Pet parents focus on flea protection all year round—and with good reason. Flea bites and infestations can lead to skin irritation, itchiness, and even infections.
Diatomaceous earth for dogs and cats is often recommended as a natural option for keeping fleas at bay. But what exactly is it? And more importantly, is it safe and effective?
While this guide is designed to help you understand more about this alternative method of flea control, your veterinarian will be able to best determine if diatomaceous earth is right for your lifestyle.
What is Diatomaceous Earth?
Diatomaceous earth (DE) is a whitish sand-like powder composed of a type of fossilized single-celled algae called diatoms. Though estimates vary widely, scientists believe there may be as many as two million species of diatoms inhabiting lakes, oceans, ponds, and most other aquatic environments (1). In nature, diatoms are an essential food source—both directly and indirectly—for other marine animals, and they help remove carbon dioxide from the atmosphere.
The outer skeletons of diatoms are made of silicon dioxide, a chemical compound most commonly known as silica.
“These skeletons are largely non-crystalline (amorphous), although diatomaceous earth can contain varying amountsof crystalline quartz. Therein lies the problem,” says Dr. Michael Dryden, university distinguished professor, veterinary parasitology at Kansas State University in Manhattan, Kansas. “While DE that contains lower amounts of crystalline silica (less than one percent) are likely fairly safe, some DE contains higher amounts of crystalline silica and are potentially hazardous.”
According to the Centers for Disease Control and Prevention, inhaling crystalline silica can cause a host of health issues like breathing difficulties, irreversible lung damage, and autoimmune disease.
Types of Diatomaceous Earth
There are two main types of diatomaceous earth, categorized by their levels of crystalline silica:
- Food-grade diatomaceous earth
- Filter-grade diatomaceous earth
The food grade variety, labeled “Generally Recognized as Safe (GRAS)” by the U.S. Food & Drug Administration (FDA) for human consumption, contains between 0.5 and two percent crystalline silica.
Non-food or filter-grade diatomaceous earth is toxic to mammals. This type can contain more than 60 percent crystalline silica.
Does Diatomaceous Earth Kill Fleas?
Food grade diatomaceous earth may indeed kill fleas in certain instances, but it’s not the most effective or efficient method of control or prevention, experts say.
“There is some evidence that environmental application of diatomaceous earth to the indoor environment—including carpets and cat scratchers—can kill fleas in the environment,” says Dr. Elizabeth Falk, a board-certified veterinary dermatologist at Cornell University Veterinary Specialists in Stamford, Connecticut. “Application to the external environment is of variable efficacy, because it is deactivated by humidity and moisture.”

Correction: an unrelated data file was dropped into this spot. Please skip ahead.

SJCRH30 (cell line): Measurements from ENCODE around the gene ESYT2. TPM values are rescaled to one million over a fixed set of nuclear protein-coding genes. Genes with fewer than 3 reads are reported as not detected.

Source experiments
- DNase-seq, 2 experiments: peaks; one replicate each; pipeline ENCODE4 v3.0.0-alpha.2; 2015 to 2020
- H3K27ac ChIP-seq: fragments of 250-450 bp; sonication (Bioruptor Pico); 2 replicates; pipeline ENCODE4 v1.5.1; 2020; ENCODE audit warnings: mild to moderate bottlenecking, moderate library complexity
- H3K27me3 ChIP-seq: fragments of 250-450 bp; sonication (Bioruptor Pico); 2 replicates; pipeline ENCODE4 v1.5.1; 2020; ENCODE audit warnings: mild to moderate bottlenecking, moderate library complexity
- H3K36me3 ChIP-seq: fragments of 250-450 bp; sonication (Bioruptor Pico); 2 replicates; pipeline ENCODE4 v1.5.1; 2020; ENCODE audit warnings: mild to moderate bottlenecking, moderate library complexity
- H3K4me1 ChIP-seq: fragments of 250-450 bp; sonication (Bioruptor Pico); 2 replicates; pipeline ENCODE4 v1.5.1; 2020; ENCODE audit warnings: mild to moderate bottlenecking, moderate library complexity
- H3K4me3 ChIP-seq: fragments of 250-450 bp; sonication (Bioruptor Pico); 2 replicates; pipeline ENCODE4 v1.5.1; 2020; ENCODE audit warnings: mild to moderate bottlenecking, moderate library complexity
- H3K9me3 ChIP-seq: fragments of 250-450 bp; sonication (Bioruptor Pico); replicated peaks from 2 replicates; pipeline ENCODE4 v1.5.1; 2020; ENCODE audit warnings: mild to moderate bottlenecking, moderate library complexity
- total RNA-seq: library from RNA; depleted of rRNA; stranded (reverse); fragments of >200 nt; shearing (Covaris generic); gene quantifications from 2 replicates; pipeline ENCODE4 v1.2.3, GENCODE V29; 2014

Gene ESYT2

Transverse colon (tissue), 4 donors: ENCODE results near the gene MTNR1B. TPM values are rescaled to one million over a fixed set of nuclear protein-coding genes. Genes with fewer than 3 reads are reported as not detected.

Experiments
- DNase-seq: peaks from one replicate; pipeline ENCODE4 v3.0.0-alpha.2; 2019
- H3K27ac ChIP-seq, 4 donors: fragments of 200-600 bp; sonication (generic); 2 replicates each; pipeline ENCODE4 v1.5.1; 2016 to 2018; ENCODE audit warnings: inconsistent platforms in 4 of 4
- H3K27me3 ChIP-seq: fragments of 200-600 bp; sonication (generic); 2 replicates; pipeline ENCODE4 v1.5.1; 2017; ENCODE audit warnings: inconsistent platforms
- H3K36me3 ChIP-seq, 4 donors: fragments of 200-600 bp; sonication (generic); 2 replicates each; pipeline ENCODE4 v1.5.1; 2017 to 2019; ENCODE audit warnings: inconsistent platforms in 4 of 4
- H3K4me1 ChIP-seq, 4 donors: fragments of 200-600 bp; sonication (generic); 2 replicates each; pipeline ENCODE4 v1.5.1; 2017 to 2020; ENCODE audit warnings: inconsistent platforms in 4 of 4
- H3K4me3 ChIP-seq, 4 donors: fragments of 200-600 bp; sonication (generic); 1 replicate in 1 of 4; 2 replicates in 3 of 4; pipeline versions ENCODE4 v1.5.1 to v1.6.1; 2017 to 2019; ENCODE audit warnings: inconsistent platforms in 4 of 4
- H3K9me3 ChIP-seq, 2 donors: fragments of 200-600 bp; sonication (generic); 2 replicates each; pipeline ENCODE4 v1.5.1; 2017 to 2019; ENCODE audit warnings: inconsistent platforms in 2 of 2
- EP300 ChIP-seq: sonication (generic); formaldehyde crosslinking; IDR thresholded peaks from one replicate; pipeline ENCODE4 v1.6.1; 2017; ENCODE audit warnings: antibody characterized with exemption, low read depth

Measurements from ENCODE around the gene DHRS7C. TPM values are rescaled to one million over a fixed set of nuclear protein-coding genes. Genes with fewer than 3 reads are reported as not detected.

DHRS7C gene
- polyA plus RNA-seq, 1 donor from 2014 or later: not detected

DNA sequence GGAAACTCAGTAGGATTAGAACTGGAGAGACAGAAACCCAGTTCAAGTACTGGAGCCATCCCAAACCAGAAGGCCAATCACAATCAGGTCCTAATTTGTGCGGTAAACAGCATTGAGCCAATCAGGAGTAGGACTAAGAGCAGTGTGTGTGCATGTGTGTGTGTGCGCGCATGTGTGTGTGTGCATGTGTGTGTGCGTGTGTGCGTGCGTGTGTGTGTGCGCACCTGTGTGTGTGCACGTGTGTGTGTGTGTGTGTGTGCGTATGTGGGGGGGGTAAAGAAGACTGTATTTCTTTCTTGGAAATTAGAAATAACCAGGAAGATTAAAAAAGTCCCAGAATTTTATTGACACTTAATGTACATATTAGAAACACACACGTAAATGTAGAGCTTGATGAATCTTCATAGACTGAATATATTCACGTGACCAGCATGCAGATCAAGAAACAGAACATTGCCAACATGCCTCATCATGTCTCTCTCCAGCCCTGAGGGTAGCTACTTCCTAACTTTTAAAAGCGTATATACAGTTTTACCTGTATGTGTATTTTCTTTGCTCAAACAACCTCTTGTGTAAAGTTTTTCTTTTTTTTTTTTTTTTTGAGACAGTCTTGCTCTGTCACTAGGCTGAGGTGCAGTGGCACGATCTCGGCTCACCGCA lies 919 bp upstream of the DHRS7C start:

Theoretically, diatomaceous earth works by drying out the flea, which leads to its death. “The insect’s outermost layer is composed of lipids, which acts to keep water inside the body,” says Falk. “The DE particles stick to the lipids on the epicuticle (protective layer), which disrupt the lipid barrier, allowing water to exit the insect.”
But most pet experts are not optimistic about the use of diatomaceous earth for flea control. “There is virtually no reliable data—lab or field studies—showing it is useful at all for flea control in a home—either powdered in the premises or ingested,” says Dryden. “Our personal observations in field studies in Florida would indicate it is practically worthless. We have enrolled numerous homes in our flea control studies, where the homes were massively flea infested, even though the owners had been using DE. In some homes the powder was so thick it puffed up when walking on carpets.”
Another issue is the rate at which diatomaceous earth kills fleas, which Hanna says is inadequate for her allergic patients. “Although diatomaceous earth may reduce the number of fleas in an environment over a period of time, it just doesn’t have what it takes as an effective flea control for our flea allergic patients,” she says.
These pets are allergic to flea saliva, which Hanna says causes extreme itchiness and secondary infections. “So a flea control product that kills fleas quickly, reducing the number of flea bites and therefore reducing exposure to flea saliva, is paramount to their health and well-being,” she adds.
Other Diatomaceous Earth Uses
In addition to being by some people to control flea populations, diatomaceous earth has a number of other uses. Here are some of the most common.
Food grade DE is sprinkled on vegetable and flower gardens, as well as within the home to prevent insect infestations.
Filter grade DE is added to pool filter systems, where it captures small particles—like dirt and bacteria—that other filters might miss.
Food grade DE is mixed with animal feed (where it coats particles) to prevent binding and clumping.